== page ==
Valent A, Frizzerio A, Bressan S, Zanella E, Giannotti E, Masiero S: Insertional tendinopathy of the adductors and rectus abdominis in athletes: a review. Muscles Ligaments Tendons J. 2012, 2: 142-148.

    PubMed  PubMed Central  Google Scholar 

  17. 17.

    Kennedy MJ, Lamontagne M, Beaulé PE: Femoracetabular impingement alters hip and pelvic biomechanics during gait Walking biomechanics of FAI. Gait Posture. 2009, 30: 41-44. 10.1016/j.gaitpost.2009.02.008.

    Article  PubMed  Google Scholar 

  18. 18.

    Rylander JH, Shu B, Andriacchi TP, Safran MR: Preoperative and postoperative sagittal plane hip kinematics in patients with femoracetabular during level walking. Am J Sports Med. 2011, 39: S36-S42. 10.1177/0363546511413993.

    Article  Google Scholar 

  19. 19.

    Hunt MA, Gunether GR, Gilbart MK: Kinematic and kinetic differences during walking in patients with and without symptomatic femoroacetabular impingement. Clin Biomech (Bristol, Avon). 2013, 28: 519-523. 10.1016/j.clinbiomech.2013.05.002.

    Article  Google Scholar 

  20. 20.

    Brisson N, Lamontagne M, Kennedy MJ, Beaulé PE: The effects of cam femoroacetabular impingement corrective surgery on lower-extremity gait biomechanics. Gait Posture. 2013, 37: 258-263. 10.1016/j.gaitpost.2012.07.016.

    Article  PubMed  Google Scholar 

  21. 21.

    Lahner M, Walter PA, von Schulze Pellengahr C, Hagen M, von Engelhardt LV, Lukas C: Comparative study of the femoroacetabular impingement (FAI) prevalence in male semiprofessional and amateur soccer players. Arch Orthop Trauma Surg. 2014, Minor Revision

    Google Scholar 

  22. 22.

    Kassarjian A, Yoon LS, Belzile E, Connolly SA, Millis MB, Palmer WE: Triad of MR arthrographic findings in patients with cam-type femoroacetabular impingement. Radiology. 2005, 236: 588-592. 10.1148/radiol.2362041987.

    Article  PubMed  Google Scholar 

  23. 23.

    Hennig EM, Cavanagh PR, Albert H, Macmillan NH: A piezoelectric method of measuring the vertical contact stress beneath the human foot. J Biomed Eng. 1982, 4: 213-222. 10.1016/0141-5425(82)90005-X.

    CAS  Article  PubMed  Google Scholar 

  24. 24.

    Milani TL, Hennig EM: Measurements of rearfoot motion during running. Sportverletz Sportschaden. 2000, 14: 115-120. 10.1055/s-2000-7871.

    CAS  Article  PubMed  Google Scholar 

  25. 25.

    Lamontagne M, Kennedy MJ, Beaulé PE: The effect of cam FAI on hip and pelvic motion during maximum squat. Clin Orthop Relat. 2009, 467: 645-650. 10.1007/s11999-008-0620-x.

    Article  Google Scholar 

  26. 26.

    Lahner M, Jahnke NL, Zirke S, Teske W, Vetter G, Von Schulze Pellengahr C, Daniilidis K, Hagen M, Von Engelhardt LV: The deviation of the mechanical leg axis correlates with an increased hip alpha angle and could be a predictor of femoroacetabular impingement. Int Orthop. 2014, 38: 19-25. 10.1007/s00264-013-2085-0.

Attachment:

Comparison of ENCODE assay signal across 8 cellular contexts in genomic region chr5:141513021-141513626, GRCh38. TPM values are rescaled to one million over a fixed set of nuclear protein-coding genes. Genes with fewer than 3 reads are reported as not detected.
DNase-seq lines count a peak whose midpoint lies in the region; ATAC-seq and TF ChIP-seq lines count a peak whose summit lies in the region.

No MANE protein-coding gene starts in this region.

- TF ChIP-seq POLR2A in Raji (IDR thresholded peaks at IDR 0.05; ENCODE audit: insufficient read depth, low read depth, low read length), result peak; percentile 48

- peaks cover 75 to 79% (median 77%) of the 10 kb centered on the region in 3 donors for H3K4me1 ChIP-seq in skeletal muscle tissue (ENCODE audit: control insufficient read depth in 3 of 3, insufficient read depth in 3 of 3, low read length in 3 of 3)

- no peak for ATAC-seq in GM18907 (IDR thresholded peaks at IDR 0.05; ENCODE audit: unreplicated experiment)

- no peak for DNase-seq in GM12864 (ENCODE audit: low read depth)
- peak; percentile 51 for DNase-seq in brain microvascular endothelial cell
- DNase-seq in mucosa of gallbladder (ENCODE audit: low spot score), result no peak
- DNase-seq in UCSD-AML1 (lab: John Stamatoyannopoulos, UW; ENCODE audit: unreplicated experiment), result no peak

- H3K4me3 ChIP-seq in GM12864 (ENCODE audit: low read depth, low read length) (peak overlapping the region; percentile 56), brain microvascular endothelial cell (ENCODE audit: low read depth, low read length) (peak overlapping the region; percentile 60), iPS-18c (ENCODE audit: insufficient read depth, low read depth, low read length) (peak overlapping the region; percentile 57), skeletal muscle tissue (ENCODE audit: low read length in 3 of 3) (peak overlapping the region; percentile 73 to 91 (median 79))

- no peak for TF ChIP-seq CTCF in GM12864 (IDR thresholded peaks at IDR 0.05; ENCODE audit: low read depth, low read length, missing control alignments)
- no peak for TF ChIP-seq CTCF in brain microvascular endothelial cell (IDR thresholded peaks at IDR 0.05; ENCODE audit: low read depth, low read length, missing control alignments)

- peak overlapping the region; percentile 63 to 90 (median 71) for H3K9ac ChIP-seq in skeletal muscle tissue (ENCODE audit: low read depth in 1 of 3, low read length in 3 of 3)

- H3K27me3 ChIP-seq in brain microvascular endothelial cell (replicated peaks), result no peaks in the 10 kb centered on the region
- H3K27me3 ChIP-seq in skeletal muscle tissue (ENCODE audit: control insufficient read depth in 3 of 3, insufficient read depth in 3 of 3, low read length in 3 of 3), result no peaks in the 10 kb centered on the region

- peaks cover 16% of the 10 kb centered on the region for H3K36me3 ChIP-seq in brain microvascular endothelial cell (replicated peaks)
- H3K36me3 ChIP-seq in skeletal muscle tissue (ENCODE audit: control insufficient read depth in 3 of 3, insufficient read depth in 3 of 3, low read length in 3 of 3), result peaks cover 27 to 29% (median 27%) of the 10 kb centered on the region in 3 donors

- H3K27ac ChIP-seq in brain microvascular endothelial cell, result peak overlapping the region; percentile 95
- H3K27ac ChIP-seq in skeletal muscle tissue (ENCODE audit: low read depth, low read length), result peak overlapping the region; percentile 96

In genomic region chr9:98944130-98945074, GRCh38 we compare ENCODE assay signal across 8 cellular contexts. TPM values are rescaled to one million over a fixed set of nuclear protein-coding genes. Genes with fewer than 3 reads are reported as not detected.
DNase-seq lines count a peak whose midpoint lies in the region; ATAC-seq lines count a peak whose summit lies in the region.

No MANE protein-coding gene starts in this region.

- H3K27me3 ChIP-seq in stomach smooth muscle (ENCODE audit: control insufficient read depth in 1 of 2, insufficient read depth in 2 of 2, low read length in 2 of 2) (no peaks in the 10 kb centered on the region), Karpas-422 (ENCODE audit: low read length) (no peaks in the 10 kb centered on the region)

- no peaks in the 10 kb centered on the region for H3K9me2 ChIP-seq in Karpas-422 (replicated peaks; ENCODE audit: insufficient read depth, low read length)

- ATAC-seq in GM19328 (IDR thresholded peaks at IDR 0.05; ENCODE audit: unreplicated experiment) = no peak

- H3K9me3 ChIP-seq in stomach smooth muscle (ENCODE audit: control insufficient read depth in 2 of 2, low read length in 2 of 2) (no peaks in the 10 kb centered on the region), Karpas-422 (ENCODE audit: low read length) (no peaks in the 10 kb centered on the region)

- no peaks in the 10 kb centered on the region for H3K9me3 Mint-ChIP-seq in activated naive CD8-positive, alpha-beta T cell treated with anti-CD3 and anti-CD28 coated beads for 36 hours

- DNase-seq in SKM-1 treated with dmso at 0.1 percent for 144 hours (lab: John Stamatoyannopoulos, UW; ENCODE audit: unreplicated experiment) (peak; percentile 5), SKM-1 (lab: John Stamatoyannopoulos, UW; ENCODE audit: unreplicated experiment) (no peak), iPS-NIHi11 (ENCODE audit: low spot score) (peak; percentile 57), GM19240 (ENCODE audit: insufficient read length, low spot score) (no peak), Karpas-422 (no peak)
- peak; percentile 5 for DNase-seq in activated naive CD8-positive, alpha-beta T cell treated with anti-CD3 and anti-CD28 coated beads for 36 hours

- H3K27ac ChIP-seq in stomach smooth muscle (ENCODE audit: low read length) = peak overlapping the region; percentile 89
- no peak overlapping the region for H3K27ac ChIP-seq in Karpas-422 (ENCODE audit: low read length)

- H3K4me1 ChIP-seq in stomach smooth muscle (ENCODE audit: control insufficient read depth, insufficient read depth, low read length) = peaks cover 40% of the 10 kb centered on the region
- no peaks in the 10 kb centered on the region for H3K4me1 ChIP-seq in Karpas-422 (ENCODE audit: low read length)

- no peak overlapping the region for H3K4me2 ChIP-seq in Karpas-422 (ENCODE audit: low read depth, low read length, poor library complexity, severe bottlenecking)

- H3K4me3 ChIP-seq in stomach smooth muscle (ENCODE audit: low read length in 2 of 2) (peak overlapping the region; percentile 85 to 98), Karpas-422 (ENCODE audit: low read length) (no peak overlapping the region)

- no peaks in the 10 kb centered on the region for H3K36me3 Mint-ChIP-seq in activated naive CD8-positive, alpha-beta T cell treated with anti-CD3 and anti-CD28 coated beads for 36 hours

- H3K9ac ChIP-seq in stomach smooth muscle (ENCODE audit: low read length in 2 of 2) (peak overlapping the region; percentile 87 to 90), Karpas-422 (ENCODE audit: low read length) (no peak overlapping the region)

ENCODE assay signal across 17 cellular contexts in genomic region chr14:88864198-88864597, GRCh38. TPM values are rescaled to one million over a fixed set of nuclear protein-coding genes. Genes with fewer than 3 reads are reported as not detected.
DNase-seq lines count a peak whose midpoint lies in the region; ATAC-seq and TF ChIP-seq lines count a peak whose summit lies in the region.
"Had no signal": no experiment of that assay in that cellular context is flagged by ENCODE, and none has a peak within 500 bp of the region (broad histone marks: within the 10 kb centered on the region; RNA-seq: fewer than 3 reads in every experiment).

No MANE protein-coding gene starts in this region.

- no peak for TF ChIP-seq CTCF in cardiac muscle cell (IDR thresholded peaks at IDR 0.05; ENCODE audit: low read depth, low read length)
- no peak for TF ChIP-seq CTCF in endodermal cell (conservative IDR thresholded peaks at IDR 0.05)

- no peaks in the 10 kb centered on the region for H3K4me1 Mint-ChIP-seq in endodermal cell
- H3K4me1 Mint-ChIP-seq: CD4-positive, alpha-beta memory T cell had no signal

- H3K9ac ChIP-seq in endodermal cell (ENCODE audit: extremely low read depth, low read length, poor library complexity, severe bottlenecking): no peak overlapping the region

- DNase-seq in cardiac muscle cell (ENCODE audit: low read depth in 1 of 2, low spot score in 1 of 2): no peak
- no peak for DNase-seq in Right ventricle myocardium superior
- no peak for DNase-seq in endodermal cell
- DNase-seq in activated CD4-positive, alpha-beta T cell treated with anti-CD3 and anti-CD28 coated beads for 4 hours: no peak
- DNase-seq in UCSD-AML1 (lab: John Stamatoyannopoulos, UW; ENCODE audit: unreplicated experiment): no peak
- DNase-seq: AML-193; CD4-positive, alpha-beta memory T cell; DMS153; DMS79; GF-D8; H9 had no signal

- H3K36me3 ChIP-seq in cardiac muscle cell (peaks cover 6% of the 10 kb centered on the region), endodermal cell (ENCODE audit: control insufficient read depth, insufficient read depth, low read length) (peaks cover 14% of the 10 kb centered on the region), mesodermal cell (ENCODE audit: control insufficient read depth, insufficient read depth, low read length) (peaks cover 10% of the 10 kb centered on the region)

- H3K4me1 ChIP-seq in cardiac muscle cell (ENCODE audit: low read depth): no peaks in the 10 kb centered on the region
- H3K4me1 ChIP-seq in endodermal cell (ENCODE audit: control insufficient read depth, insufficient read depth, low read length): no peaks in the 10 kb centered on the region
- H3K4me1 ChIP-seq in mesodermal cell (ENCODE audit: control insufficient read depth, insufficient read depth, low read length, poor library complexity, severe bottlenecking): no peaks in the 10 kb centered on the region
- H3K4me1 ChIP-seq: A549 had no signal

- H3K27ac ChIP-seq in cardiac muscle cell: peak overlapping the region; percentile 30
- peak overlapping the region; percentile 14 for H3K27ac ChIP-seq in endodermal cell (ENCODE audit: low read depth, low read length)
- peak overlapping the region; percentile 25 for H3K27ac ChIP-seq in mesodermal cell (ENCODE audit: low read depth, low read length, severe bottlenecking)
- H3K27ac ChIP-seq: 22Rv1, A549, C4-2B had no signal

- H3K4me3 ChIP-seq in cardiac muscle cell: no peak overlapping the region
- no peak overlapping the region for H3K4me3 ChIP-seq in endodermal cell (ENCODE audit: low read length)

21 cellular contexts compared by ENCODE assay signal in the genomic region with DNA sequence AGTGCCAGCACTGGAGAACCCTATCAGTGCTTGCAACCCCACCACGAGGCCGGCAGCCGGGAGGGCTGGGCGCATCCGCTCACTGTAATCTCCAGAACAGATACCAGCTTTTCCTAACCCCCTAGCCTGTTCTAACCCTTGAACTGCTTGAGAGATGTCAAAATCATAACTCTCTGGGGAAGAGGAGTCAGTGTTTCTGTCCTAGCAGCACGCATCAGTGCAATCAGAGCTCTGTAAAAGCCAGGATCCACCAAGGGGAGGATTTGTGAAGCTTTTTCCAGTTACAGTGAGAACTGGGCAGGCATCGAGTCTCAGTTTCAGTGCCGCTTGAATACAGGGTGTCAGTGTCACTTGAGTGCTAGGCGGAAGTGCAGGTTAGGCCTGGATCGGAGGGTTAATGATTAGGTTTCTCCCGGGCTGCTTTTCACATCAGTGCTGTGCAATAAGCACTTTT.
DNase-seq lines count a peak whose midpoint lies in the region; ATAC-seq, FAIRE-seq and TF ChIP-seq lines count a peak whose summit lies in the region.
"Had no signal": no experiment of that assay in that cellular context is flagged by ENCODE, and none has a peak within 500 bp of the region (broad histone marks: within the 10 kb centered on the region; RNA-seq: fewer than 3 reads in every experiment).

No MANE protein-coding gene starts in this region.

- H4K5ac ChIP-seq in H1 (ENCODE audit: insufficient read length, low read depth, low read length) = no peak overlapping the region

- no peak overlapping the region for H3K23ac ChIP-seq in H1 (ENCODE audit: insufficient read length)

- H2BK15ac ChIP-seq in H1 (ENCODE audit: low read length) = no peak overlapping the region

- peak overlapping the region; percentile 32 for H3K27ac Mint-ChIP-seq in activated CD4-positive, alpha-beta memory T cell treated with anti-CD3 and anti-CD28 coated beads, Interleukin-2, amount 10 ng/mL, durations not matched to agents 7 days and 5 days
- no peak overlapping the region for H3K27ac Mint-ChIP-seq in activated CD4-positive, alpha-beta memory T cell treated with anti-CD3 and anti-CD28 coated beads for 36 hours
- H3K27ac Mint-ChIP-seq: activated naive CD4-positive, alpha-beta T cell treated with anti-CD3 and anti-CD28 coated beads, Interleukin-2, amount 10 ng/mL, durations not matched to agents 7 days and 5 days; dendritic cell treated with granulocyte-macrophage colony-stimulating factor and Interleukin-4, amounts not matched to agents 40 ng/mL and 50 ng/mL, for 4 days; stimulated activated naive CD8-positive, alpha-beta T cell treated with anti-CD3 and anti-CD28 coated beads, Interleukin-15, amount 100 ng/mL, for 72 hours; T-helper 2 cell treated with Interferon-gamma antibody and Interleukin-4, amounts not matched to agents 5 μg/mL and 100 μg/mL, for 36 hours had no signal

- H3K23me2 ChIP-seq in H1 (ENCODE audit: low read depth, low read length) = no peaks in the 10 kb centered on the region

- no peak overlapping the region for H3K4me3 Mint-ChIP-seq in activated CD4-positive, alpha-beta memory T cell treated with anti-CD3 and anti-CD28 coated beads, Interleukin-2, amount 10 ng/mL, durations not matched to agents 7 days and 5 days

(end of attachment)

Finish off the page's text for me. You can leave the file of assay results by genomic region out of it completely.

Article  PubMed  Google Scholar 

Pre-publication history

  1. The pre-publication history for this paper can be accessed here:

Download references


The authors thank Coach André Pawlak and the soccer players of the Sportgemeinschaft Wattenscheid 09. The authors thank Dr. Nina Lahner for correcting the manuscript.

Author information



Corresponding author

Correspondence to Matthias Lahner.

Additional information

Competing interests

The authors declare that they have no competing interests.

Authors’ contributions

ML, AF, CA, EMH and MH conceived and designed the study. ML, PAW, CL and LVvE performed the MRI measurements. ML, CvSP, PAW, KD, CA, EMH and MH are involved in the execution of the study and the writing of this manuscript. All authors read and approved the final manuscript.

Authors’ original submitted files for images

Below are the links to the authors’ original submitted files for images.

Authors’ original file for figure 1

Authors’ original file for figure 2

Rights and permissions

This article is published under license to BioMed Central Ltd. This is an Open Access article distributed under the terms of the Creative Commons Attribution License (, which permits unrestricted use, distribution, and reproduction in any medium, provided the original work is properly credited. The Creative Commons Public Domain Dedication waiver ( applies to the data made available in this article, unless otherwise stated.

Reprints and Permissions

About this article

Cite this article

Lahner, M., von Schulze Pellengahr, C., Walter, P.A. et al. Biomechanical and functional indicators in male semiprofessional soccer players with increased hip alpha angles vs. amateur soccer players. BMC Musculoskelet Disord 15, 88 (2014).

Download citation


  • Rearfoot motion
  • Tibial acceleration
  • Alpha angle of Nötzli
  • Femoroacetabular impingement
  • Magnetic resonance imaging
  • Soccer players